A SCHOOL is set to become an academy after a last-ditch legal bid was rejected by a judge.

Parents at Peacehaven Community School took the school’s governors to the High Court in a desperate attempt to thwart academy plans.

But the judge Mr Justice Nicklin rejected the parents’ pleas to stop East Sussex County Council handing the secondary school to Swale Academy Trust.

Now the school is set to become an academy on September 1.

Parent Ash Webster said she was “hugely disappointed” in the judge’s decision.

“East Sussex County Council and the governors have simply ignored our basic and reasonable request for transparency and fairness with a new consultation,” she said.

“We put up a good fight and the community spirit to push this campaign forward has been amazing.

“The local community will continue to remain united to protect our primary schools in the face of any threat from being pushed into academisation.”

The parents had applied for “interim relief”, which would have paused the academy plans while a judge reviewed the county council’s decision.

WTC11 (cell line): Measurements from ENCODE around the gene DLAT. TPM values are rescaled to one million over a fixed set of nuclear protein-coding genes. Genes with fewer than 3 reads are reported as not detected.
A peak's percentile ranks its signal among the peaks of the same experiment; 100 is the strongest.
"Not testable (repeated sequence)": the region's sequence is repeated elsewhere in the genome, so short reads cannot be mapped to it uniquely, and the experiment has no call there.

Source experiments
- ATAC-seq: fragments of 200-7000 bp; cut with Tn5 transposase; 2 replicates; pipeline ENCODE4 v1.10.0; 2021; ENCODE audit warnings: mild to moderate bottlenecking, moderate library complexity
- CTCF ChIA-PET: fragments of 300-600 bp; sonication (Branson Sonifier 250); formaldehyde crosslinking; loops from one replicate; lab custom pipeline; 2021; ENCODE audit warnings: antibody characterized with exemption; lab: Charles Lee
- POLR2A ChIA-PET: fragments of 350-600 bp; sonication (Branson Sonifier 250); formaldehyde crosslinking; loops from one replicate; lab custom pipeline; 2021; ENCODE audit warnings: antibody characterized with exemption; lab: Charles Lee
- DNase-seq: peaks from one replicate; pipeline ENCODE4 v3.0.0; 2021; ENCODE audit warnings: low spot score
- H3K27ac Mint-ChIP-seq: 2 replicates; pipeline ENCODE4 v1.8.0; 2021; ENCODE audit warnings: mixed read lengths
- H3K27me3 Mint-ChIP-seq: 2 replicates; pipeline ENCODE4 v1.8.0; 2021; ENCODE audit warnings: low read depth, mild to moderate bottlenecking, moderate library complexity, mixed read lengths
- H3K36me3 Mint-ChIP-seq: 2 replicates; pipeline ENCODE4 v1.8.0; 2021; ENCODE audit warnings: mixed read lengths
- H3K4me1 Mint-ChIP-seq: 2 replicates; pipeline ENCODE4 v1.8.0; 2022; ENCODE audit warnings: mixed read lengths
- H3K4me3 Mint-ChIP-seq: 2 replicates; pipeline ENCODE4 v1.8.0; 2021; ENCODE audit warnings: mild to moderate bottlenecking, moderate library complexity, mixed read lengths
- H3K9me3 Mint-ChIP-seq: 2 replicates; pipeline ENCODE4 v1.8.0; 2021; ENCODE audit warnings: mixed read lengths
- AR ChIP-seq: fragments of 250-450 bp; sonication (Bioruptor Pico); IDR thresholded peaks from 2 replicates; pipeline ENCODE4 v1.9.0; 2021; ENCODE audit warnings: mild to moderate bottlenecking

But Mr Justice Nicklin said the parents’ argument was not strong enough.

After the judgement, East Sussex County Council applied for the option to recoup legal costs from the parents.

But the judge denied this too.

Brighton Kemptown MP Lloyd Russell-Moyle, who has campaigned against the academy plans, said the county council was “no longer fit for purpose”.

“The council officers should hang their heads in shame for the destruction of education in our county,” he said.

“The utter disregard for the feelings of the community mean that East Sussex County Council is no longer fit for purpose.

“When Labour form the next Government, we will reverse this and make sure the architects of these policies at County Hall are held to account and left unemployable.

“The fight is not yet over, and we will explore all other ways to stop this highway robbery by Swale.”

East Sussex National Education Union secretary Phil Clarke added the county council had “lost the moral argument”.

A county council spokeswoman said: “It remains the view of the local authority and governors that this is the right course of action to secure strong leadership and continued improvements at the school.

“The current governance arrangements at the school have been in place for some time.”